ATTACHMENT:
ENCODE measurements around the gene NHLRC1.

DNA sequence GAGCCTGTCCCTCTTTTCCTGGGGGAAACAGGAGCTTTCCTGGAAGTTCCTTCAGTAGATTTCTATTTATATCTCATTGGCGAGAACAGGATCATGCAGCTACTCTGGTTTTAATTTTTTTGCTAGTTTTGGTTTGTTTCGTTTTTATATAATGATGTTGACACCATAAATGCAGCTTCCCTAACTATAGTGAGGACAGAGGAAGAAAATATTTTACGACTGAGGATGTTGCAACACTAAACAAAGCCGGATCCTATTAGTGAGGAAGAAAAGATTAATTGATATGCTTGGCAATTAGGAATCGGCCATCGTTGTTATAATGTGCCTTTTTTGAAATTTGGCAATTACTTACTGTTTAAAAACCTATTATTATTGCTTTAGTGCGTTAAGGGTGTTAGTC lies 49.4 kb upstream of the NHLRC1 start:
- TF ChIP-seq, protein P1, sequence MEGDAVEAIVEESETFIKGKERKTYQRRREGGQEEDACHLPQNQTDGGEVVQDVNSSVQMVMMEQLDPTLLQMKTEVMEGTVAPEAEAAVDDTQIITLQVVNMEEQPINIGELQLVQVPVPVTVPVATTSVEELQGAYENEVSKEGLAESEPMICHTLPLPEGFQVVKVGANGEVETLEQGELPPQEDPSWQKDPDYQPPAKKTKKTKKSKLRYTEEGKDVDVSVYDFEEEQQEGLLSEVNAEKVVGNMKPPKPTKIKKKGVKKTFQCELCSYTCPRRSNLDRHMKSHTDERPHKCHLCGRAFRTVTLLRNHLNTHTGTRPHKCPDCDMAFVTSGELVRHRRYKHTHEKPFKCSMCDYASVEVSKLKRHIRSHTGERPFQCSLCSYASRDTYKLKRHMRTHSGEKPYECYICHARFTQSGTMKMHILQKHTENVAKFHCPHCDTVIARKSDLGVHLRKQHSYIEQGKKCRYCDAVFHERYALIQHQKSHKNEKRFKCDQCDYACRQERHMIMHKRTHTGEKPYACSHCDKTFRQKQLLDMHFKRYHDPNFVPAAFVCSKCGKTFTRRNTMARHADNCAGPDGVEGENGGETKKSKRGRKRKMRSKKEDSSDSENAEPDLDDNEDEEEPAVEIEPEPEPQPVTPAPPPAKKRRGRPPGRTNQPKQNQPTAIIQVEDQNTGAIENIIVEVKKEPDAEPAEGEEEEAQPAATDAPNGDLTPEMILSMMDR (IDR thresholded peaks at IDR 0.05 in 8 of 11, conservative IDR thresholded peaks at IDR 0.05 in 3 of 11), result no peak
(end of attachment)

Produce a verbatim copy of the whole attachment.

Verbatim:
ENCODE measurements around the gene NHLRC1.

DNA sequence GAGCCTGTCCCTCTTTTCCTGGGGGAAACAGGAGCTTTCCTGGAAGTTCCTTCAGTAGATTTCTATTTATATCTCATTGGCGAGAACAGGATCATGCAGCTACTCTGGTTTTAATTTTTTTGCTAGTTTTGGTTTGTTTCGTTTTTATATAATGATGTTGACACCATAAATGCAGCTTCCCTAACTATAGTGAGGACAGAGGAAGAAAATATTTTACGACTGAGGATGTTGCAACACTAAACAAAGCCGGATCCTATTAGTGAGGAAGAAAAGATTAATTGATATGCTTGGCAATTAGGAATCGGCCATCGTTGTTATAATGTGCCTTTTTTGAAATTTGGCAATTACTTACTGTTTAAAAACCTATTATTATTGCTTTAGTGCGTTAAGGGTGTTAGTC lies 49.4 kb upstream of the NHLRC1 start:
- TF ChIP-seq, protein P1, sequence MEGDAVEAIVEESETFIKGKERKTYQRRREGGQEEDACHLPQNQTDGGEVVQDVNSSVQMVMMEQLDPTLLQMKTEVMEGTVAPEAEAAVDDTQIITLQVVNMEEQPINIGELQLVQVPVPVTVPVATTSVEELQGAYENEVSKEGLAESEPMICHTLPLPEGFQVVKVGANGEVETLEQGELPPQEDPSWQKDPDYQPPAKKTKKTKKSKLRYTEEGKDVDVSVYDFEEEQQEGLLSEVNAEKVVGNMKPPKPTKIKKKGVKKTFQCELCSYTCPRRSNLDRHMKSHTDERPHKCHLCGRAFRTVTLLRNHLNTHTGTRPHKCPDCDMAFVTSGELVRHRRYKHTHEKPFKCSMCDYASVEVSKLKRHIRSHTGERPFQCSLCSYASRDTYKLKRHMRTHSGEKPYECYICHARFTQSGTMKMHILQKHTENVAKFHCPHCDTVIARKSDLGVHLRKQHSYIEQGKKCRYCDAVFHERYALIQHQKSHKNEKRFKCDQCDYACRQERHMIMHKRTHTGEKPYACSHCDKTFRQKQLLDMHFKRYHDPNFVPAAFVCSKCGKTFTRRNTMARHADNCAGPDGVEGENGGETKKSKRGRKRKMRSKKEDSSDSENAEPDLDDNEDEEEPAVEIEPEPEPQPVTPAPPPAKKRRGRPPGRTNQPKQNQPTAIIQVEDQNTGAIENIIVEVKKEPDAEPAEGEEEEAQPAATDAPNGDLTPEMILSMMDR (IDR thresholded peaks at IDR 0.05 in 8 of 11, conservative IDR thresholded peaks at IDR 0.05 in 3 of 11), result no peak